16. This judgment was followed in Brahameshwar Prasad Sinha v. State of Bihar, 1983 Cri LJ 8 by a Division Bench of the Patna High Court, in which the Patna High Court held as follows :
In Digamber Kashinath Bhavarthi v. Emperor (AIR 1935 Bom 160) : (1935-36 Cri LJ 1034) the Bombay High Court pointed out that special reasons mentioned in S. 386 of the old Code should be reasons accounting for the fact that the fine had not been recovered from the convict before the sentence in default had been served out and any reasons which are directed to that point would be relevant applying that test, I am unable to say that the reasons-given by the learned Sessions Judge is not relevant. It must be pointed that, that the discretion is of the learned Sessions Judge and sitting in revision it may not be interfered with lightly.”
17. A Single Judge of the Allahabad High Court in Parasnath v. State AIR 1969 All 116 held as follows :
“There is no provision in the Indian Penal Code like Sec. 68 providing that, on the undergoing of the whole period of imprisonment, the fine shall not be recoverable. The procedure for recovery of such fines is provided for in Sec. 386 of the Code of Criminal Procedure. Sub-sec. (1) of Sec. 386, Cr. P.C. which is relevant, provides:
“386(1)—Whenever an offender has been sentenced to pay a fine, the Court passing the sentence may take action for the recovery of the fine in either or both of the following ways, that is to say, it may—
(a) issue a warrant for the levy of the amount by attachment and sale of any movable property belonging to the offender;
(b) issue a warrant to the Collector of the District authorising him to realise the amount by execution according to civil process against the movable or immovable property, or both, of the defaulter.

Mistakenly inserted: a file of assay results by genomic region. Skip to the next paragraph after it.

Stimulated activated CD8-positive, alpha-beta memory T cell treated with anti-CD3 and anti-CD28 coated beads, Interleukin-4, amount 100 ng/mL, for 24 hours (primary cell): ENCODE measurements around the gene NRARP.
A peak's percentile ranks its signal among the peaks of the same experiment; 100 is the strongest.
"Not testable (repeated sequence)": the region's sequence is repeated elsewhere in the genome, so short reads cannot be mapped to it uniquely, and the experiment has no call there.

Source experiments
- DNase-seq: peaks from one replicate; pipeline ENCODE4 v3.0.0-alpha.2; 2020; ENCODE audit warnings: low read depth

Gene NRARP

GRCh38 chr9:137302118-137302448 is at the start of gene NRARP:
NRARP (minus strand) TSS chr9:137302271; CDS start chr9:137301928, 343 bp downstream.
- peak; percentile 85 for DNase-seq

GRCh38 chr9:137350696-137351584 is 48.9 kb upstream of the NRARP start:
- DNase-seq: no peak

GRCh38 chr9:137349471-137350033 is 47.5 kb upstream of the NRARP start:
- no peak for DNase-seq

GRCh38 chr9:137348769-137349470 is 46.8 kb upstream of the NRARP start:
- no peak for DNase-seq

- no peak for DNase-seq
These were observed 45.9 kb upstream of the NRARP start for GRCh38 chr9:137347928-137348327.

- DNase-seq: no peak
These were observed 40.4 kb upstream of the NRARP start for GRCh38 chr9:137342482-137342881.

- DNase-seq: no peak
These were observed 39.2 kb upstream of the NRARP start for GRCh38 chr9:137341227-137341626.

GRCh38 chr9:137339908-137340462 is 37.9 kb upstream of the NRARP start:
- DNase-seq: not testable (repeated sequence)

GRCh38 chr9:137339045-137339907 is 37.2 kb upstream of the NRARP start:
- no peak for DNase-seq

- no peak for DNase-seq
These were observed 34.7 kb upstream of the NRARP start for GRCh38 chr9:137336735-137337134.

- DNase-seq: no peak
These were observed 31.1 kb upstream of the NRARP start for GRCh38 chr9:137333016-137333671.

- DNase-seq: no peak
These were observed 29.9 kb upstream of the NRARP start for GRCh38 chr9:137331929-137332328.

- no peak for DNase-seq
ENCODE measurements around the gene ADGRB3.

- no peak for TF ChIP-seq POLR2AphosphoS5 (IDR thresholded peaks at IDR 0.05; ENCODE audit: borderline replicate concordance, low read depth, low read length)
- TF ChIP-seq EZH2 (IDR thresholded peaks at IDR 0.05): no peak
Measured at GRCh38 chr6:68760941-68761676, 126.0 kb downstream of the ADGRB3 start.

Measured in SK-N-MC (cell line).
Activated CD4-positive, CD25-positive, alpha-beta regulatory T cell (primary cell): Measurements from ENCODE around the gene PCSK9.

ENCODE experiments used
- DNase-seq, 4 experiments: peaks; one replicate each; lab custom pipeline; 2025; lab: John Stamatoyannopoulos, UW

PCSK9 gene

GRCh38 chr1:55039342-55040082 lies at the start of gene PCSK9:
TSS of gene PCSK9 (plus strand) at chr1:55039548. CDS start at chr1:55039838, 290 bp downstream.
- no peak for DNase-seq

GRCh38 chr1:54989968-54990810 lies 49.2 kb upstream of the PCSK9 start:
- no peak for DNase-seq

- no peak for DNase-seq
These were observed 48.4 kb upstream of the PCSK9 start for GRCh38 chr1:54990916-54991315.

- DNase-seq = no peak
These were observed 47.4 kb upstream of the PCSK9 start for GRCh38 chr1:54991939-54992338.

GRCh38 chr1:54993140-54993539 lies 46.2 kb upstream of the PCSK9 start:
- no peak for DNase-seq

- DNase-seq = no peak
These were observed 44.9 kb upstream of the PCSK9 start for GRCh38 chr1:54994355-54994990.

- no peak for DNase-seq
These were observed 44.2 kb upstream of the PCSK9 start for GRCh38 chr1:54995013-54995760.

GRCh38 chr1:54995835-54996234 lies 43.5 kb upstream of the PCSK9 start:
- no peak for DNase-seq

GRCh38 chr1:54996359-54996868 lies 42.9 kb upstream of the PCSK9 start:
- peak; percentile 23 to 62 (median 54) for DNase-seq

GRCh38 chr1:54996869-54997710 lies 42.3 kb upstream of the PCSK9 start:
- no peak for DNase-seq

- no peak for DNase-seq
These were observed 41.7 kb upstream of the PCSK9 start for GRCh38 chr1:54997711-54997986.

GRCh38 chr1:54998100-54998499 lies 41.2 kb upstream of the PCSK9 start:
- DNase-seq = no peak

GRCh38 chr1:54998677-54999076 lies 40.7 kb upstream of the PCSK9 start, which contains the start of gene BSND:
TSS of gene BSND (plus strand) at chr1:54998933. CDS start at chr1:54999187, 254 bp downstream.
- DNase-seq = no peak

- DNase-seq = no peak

Provided that, if the sentence directs that in default of payment of the fine the offender shall be imprisoned, and if such offender has undergone the whole of such imprisonment in default, no Court shall issue such warrant unless for special reasons to be recorded in writing it considers it necessary to do so.” The absence of any specific provision to the effect that the fine shall not be realisable if the whole of the period of imprisonment for default has been undergone and the language of the proviso to sub-sec. (1) of Sec. 386, Cr. P.C. lead to the conclusion that the undergoing of imprisonment awarded in default of payment of the fine does not operate as a discharge or satisfaction of the fine which may nevertheless be levied in the manner prescribed by Sec. 386(1), Cr. P.C.”
18. A Single Judge of the Kerala High Court in Saji Kumar vs. Soman Pillai, 2006 (3)KLT 679, set out Section 421 of the Code of Criminal Procedure and held that the fiction contained in Section 431 Cr.P.C. must be extended logically until its object is accomplished. A non-fine must be deemed to be a fine for the purpose of recovery, and until recovery is complete, the fiction must continue. Having so held, the learned Judge stated that the proviso to Section 421(1) would apply not merely to Section 357(1), but also to Section 357(3) and this being so, held that despite the fact that the default sentence had been undergone, compensation underSection 357(3) is recoverable. The impugned judgment before us of the same High Court approved of the conclusion of the aforesaid judgment, but with completely different reasoning. According to the Division Bench, “compensation” is not a “sentence” and this being the case, would not be covered by the proviso to Section 421(1). This would make it clear that since compensation is otherwise recoverable, despite the default sentence having been undergone, ultimately, a warrant can be issued under the first part of Section 421(1).